Melvin HAWTHORNE, Appellant v. STATE of Arkansas, Appellee

CA CR 09-154Court of Appeals of Arkansas, Division IV.
Opinion Delivered September 30, 2009

Appeal from the Garland County Circuit Court, [NO. CR-07-115-1], Honorable John Homer Wright, Judge, Affirmed.


Appellant, Melvin Hawthorne, was tried by a jury and found guilty of the offenses of possession of a controlled substance with intent to deliver (crack cocaine) and simultaneous possession of drugs and firearms. He was sentenced as an habitual offender to thirty years in the Arkansas Department of Correction. As his sole point of appeal, appellant challenges the sufficiency of the evidence to support his convictions, arguing that the evidence found in a jointly occupied bedroom should have been suppressed. We affirm.

Standard of Review
In reviewing a challenge to the sufficiency of the evidence, we view the evidence in a light most favorable to the State and consider only the evidence that supports the verdict. Morgan v. State, 2009 Ark. 257, ___ S.W.3d ___. We affirm a conviction if substantial

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evidence exists to support it. Id. Substantial evidence is that which is of sufficient force and character that it will, with reasonable certainty, compel a conclusion one way or the other, without resorting to speculation or conjecture. Id. Furthermore, circumstantial evidence may provide a basis to support a conviction, but it must be consistent with the defendant’s guilt and inconsistent with any other reasonable conclusion. Id. Whether the evidence excludes every other hypothesis is left to the jury to decide. Id. The credibility of witnesses is an issue for the jury and not the court. Id. The trier of fact is free to believe all or part of any witness’s testimony and may resolve questions of conflicting testimony and inconsistent evidence. Id.

The evidence in this case can be quickly summarized. Reports of high traffic going in and out of the house located at 117 Spartan Place in Hot Springs, Arkansas, prompted the police to engage a confidential informant to go there and make three controlled buys of crack cocaine. As a result, a search warrant was obtained, and a SWAT team was employed to secure the premises. During the execution of the warrant, appellant was located in a back bedroom — heading toward a bathroom. His girlfriend, Karen Maxie, was also in the back bedroom on a bed. Two other men were also in the house in a front bedroom.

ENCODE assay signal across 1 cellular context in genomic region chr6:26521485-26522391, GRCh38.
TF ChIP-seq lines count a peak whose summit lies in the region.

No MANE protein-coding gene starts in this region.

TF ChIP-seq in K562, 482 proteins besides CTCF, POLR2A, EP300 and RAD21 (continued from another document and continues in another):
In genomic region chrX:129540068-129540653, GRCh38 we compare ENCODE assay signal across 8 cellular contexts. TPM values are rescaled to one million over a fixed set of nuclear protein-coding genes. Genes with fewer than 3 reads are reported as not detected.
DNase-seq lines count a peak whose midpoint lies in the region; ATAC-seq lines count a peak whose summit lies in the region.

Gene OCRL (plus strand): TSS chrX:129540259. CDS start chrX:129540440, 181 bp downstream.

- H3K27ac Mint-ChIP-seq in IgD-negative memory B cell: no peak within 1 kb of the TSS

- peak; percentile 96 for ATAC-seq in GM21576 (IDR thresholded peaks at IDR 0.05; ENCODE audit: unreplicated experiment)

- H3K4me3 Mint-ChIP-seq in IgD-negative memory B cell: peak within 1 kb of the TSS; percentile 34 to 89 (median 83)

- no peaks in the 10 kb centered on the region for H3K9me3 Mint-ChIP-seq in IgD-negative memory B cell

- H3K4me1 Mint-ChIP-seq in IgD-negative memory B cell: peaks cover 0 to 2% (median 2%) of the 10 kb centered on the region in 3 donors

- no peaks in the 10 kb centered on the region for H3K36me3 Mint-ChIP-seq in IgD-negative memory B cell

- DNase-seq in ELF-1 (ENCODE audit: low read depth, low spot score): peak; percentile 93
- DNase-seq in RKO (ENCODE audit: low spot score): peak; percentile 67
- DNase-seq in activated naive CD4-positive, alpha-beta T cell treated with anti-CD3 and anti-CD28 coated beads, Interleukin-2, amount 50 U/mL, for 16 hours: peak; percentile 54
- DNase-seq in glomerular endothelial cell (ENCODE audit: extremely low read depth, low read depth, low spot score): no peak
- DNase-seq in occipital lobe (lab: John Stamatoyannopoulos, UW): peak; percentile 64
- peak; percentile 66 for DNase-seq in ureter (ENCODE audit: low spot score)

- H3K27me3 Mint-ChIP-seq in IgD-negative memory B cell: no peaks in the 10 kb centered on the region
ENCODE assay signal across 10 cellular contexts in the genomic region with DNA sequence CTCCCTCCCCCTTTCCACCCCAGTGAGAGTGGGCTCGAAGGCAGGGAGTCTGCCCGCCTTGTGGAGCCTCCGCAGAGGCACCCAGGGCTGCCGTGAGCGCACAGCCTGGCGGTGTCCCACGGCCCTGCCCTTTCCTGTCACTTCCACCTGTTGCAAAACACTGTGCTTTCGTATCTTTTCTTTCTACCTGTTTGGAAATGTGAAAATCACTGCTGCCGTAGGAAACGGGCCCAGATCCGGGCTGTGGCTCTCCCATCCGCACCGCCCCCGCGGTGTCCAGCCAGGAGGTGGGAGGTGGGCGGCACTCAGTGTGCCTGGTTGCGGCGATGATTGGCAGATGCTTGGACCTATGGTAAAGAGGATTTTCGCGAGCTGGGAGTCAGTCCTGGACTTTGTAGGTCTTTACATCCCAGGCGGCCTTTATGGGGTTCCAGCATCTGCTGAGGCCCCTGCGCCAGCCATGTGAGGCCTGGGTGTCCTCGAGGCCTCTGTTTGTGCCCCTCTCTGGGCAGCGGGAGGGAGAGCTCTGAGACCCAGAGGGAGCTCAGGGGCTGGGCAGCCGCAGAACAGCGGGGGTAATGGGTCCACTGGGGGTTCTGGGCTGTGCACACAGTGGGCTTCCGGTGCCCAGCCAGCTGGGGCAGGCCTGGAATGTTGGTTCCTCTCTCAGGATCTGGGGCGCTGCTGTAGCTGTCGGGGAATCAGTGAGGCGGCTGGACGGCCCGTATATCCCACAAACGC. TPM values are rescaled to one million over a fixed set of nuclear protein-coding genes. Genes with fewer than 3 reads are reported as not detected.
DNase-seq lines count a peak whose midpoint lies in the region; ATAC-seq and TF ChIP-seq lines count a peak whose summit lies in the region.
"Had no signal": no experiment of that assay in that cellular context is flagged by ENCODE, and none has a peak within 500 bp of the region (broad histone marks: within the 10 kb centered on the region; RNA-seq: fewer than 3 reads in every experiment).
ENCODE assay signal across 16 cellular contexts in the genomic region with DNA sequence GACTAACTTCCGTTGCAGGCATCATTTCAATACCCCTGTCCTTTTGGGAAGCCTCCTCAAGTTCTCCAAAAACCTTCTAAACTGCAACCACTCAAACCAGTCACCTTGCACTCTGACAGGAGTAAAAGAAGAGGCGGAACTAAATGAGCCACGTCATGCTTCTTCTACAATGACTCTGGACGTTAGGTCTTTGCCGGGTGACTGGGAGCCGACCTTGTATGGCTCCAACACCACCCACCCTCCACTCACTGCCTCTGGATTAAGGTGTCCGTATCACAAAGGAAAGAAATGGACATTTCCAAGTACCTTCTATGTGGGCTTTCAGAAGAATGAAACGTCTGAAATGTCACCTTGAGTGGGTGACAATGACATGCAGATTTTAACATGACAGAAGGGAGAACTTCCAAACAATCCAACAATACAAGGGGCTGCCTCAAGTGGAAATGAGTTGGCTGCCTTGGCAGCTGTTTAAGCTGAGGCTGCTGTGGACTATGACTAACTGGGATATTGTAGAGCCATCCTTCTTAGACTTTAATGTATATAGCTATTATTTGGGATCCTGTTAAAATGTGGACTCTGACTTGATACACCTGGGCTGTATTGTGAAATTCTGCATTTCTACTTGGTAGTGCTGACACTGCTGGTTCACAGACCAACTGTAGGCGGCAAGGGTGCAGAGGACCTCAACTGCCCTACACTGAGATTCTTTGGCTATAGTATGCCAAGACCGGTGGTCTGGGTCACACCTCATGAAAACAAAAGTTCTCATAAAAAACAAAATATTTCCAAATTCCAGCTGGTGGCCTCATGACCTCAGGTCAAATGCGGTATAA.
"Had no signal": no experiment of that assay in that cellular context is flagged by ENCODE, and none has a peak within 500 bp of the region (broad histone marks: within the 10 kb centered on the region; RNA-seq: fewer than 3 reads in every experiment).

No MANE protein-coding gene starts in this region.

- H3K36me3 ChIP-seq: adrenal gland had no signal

A search of the back bedroom where appellant and Maxie were found revealed approximately thirty-two grams of crack cocaine, which were located in plain view on top of a computer next to the bed. A loaded .45 caliber semi-automatic gun was found beneath the mattress within six feet of the cocaine. Also found on the table next to the cocaine were

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digital scales with cocaine residue, plastic baggies, and razor blades. Eight hundred seventy-three dollars in cash was found in appellant’s front pocket. Clothes belonging to appellant were found in the back bedroom where the challenged evidence, appellant, and Maxie were located.

In addition, Maxie and appellant both testified. Maxie testified that she and appellant had shared the back bedroom for three to four months. She explained that the gun was hers and that appellant knew nothing about it. She also denied that she was aware of the crack cocaine in the bedroom. Appellant testified and acknowledged that he shared the bedroom with Maxie and that he had two prior convictions for crack cocaine. He denied any knowledge of the cocaine, paraphernalia, or gun.

It is not necessary that the State prove literal physical possession of contraband. Morgan v. State, supra. Contraband is deemed to be constructively possessed if the location of the contraband was under the dominion and control of the accused. Id. We have held that constructive possession exists where joint occupancy of the premises occurs and where there are additional factors linking the accused to the contraband. Id.
Those additional factors include: (a) whether the accused exercised care, control, and management over the contraband; and (b) whether the accused knew the material was contraband. Id. Control and knowledge can be inferred from the circumstances, such as the proximity of the

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contraband to the accused, the fact that it is in plain view, and the ownership of the property where the contraband is found. Id.

Here, appellant’s connection to both the gun and the crack cocaine was sufficiently established. The cocaine was in plain view in a bedroom that he admittedly occupied, and three controlled buys of cocaine had been made at the house. The gun — even though not in plain view — was located under the mattress of the bed in the bedroom admittedly occupied by appellant and Maxie; it was on the side of the bed closest to the cocaine and opposite the side of the bed where Maxie was located. The jury clearly did not credit either appellant’s or Maxie’s testimony that appellant knew nothing about the gun. Based on the evidence before it, the jury’s inference that the gun belonged to appellant was consistent with appellant’s guilt and inconsistent with any other reasonable conclusion.


GLADWIN and HENRY, JJ., agree.

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